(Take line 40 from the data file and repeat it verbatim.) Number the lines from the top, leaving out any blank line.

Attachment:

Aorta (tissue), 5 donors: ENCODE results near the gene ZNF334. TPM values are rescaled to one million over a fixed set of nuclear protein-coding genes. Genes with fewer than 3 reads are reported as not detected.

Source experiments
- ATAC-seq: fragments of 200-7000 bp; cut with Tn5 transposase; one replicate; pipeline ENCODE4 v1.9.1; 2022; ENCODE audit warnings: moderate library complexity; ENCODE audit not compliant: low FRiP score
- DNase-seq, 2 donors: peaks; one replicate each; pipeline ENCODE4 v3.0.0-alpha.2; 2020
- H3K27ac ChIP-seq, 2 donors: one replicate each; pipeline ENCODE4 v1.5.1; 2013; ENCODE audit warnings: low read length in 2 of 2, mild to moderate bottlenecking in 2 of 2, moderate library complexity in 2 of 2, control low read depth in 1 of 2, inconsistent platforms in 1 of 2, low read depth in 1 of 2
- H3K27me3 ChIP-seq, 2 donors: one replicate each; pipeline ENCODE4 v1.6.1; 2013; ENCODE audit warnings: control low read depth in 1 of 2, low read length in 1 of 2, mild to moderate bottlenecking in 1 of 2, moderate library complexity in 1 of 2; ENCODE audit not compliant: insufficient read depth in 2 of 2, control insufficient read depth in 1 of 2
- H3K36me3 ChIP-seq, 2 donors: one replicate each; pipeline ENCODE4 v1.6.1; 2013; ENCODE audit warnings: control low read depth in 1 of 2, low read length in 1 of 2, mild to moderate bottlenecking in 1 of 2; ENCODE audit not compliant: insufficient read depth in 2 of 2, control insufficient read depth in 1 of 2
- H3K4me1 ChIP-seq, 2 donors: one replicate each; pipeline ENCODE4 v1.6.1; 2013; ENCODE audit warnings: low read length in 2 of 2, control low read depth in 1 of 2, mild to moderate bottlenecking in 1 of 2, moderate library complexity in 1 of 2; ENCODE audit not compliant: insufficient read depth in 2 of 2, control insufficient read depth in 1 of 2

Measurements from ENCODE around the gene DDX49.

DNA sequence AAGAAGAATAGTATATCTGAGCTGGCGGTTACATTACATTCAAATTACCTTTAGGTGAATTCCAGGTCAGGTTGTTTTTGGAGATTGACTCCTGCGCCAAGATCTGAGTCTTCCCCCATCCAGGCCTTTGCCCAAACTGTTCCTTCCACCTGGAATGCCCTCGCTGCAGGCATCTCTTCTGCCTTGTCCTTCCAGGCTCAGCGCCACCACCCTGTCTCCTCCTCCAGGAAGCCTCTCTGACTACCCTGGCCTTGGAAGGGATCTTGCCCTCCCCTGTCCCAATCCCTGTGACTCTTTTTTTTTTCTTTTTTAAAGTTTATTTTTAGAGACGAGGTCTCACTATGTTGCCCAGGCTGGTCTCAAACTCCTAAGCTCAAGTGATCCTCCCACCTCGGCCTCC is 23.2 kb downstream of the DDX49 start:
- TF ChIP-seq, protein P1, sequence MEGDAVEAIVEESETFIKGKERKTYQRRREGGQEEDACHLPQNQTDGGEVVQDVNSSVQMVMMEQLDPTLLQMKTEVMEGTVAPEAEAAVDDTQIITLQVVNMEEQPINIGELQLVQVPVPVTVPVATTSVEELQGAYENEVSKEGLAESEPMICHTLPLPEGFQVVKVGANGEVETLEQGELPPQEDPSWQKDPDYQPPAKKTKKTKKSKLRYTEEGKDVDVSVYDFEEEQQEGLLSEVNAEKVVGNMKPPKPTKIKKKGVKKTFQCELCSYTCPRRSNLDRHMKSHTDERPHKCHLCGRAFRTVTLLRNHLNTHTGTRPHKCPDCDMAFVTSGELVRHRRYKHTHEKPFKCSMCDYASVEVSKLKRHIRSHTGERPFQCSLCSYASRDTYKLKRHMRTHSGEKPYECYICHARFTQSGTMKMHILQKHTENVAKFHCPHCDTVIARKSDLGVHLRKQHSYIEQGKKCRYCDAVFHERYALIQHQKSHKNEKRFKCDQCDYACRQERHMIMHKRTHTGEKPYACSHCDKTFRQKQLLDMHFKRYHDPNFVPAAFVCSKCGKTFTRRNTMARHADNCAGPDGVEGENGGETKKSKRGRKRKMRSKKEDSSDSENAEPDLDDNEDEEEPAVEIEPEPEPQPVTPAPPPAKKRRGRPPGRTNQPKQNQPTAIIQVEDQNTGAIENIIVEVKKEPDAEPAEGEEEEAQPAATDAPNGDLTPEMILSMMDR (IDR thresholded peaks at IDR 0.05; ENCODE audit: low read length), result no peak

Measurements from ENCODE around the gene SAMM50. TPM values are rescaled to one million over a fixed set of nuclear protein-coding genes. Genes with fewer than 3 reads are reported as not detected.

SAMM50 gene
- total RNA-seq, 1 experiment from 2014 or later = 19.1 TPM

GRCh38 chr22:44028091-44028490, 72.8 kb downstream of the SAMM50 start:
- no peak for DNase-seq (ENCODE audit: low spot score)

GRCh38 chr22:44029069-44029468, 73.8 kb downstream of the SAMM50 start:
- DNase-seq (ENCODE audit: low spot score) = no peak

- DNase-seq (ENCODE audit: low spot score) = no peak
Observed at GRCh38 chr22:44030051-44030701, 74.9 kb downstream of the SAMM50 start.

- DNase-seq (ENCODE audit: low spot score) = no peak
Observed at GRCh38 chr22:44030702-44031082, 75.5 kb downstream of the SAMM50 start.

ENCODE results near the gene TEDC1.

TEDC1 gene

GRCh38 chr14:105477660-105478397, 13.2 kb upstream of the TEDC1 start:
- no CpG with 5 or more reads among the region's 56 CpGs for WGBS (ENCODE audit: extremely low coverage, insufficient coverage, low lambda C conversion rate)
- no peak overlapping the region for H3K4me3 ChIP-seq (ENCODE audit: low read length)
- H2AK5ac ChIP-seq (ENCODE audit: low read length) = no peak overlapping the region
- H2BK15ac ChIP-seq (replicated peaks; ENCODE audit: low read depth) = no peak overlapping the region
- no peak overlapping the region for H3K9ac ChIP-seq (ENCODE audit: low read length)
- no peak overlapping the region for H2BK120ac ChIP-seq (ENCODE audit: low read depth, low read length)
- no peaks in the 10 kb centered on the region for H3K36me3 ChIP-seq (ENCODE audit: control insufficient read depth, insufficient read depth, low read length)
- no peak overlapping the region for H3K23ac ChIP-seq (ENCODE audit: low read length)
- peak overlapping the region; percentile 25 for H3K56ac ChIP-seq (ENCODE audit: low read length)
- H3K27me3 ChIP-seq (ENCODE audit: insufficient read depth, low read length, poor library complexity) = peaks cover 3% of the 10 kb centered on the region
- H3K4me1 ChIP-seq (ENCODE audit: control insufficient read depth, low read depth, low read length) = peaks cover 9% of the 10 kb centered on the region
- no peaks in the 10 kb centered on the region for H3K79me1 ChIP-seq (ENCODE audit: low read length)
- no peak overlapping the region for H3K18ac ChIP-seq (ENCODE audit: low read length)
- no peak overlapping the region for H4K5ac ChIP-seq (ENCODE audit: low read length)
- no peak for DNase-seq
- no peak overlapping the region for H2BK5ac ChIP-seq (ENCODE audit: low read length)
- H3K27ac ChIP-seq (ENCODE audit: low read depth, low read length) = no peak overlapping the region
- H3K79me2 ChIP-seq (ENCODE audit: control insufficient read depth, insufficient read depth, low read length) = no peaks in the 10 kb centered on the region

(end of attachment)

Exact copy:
- no peak for DNase-seq